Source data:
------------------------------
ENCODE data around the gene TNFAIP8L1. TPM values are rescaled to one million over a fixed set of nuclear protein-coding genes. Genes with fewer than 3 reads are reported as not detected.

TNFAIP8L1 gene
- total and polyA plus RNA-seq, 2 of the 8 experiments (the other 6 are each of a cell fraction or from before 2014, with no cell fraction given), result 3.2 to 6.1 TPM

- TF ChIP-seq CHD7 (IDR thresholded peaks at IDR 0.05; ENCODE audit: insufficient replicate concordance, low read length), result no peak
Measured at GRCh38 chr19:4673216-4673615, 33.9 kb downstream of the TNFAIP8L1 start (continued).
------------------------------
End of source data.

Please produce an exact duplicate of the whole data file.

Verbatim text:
ENCODE data around the gene TNFAIP8L1. TPM values are rescaled to one million over a fixed set of nuclear protein-coding genes. Genes with fewer than 3 reads are reported as not detected.

TNFAIP8L1 gene
- total and polyA plus RNA-seq, 2 of the 8 experiments (the other 6 are each of a cell fraction or from before 2014, with no cell fraction given), result 3.2 to 6.1 TPM

- TF ChIP-seq CHD7 (IDR thresholded peaks at IDR 0.05; ENCODE audit: insufficient replicate concordance, low read length), result no peak
Measured at GRCh38 chr19:4673216-4673615, 33.9 kb downstream of the TNFAIP8L1 start (continued).